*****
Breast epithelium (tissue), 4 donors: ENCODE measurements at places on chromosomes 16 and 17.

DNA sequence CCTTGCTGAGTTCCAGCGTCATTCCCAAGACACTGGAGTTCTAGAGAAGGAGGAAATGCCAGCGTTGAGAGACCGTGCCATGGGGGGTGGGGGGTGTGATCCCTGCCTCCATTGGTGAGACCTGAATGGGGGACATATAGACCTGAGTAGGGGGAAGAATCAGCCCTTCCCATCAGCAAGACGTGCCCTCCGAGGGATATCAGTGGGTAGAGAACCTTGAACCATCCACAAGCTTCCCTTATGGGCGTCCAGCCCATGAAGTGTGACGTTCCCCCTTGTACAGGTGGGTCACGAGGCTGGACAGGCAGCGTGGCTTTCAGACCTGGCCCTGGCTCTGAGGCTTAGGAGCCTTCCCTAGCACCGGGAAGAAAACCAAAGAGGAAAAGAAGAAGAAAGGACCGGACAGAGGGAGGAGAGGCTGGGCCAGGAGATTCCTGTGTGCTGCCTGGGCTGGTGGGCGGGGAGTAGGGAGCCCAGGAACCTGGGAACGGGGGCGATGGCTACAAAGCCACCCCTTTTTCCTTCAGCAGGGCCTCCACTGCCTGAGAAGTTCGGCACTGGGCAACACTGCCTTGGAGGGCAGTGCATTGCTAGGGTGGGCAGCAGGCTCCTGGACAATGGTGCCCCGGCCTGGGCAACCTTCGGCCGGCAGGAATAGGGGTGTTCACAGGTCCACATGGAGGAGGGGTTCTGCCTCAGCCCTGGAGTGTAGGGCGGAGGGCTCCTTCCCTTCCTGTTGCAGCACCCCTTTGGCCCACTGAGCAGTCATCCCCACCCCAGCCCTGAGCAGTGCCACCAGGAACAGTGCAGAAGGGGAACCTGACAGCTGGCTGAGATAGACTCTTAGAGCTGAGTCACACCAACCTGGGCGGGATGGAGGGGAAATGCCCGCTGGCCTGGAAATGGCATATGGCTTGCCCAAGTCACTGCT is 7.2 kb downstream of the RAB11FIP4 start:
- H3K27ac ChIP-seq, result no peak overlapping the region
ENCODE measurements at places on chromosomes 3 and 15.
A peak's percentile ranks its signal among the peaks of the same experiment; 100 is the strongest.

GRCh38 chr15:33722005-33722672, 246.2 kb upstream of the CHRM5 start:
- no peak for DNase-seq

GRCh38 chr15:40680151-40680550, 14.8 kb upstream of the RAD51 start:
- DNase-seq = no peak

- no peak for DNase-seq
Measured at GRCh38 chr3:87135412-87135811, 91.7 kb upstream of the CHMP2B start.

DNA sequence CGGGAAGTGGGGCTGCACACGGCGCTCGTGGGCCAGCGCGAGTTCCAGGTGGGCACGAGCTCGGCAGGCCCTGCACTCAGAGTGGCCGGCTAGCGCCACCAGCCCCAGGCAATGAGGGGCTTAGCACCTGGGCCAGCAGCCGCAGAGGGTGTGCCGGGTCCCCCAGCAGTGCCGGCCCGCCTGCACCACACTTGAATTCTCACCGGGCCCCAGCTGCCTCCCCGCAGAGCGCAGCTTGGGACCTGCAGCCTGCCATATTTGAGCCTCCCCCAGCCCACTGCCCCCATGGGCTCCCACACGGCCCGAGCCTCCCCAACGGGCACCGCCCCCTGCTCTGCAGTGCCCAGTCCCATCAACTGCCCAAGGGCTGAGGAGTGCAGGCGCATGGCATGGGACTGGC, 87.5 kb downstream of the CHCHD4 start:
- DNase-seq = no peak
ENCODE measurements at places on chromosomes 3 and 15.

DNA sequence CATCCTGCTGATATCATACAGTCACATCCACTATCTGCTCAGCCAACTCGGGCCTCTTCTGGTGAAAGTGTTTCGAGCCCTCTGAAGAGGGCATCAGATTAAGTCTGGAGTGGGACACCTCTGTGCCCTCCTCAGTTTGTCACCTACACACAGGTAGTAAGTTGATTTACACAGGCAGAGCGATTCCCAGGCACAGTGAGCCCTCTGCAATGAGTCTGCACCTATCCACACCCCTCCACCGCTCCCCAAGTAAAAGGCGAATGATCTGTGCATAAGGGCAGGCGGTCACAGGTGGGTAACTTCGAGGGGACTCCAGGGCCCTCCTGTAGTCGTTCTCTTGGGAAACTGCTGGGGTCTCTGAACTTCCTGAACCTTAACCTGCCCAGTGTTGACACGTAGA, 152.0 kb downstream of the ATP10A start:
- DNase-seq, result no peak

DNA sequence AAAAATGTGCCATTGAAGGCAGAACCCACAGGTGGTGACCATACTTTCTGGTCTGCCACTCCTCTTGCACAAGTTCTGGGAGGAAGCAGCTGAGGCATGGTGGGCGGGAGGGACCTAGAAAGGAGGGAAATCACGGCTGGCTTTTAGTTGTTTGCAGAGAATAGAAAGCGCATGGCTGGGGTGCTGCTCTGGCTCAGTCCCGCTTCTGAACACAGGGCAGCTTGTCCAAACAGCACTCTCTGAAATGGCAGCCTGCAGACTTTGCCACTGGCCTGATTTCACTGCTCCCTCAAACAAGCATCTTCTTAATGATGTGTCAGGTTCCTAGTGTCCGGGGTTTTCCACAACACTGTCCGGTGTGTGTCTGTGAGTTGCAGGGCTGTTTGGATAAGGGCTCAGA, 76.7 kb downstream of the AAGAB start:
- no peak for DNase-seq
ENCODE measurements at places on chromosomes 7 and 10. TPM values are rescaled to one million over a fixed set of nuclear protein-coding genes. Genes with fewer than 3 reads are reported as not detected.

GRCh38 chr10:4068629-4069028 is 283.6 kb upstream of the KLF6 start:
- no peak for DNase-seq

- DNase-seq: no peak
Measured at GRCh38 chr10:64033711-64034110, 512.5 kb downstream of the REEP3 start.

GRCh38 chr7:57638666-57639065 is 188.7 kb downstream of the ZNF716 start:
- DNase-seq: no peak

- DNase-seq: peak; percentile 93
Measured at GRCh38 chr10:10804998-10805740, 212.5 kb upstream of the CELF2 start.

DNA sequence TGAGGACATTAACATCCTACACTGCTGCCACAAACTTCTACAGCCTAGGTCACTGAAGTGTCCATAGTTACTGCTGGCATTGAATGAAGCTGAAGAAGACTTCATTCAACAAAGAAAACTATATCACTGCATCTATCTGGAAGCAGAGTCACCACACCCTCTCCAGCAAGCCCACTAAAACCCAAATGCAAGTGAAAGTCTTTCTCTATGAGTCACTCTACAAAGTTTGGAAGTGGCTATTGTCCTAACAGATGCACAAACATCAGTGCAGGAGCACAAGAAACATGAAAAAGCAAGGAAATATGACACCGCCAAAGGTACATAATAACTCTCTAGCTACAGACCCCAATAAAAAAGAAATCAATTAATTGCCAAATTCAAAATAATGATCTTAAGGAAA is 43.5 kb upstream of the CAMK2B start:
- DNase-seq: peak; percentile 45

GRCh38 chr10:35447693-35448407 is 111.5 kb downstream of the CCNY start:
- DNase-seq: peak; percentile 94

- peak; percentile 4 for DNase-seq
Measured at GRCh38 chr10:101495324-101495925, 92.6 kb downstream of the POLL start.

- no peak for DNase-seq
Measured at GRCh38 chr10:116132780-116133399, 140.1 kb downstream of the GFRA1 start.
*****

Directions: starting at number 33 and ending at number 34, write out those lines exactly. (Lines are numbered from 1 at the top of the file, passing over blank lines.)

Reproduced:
Measured at GRCh38 chr10:101495324-101495925, 92.6 kb downstream of the POLL start.

- no peak for DNase-seq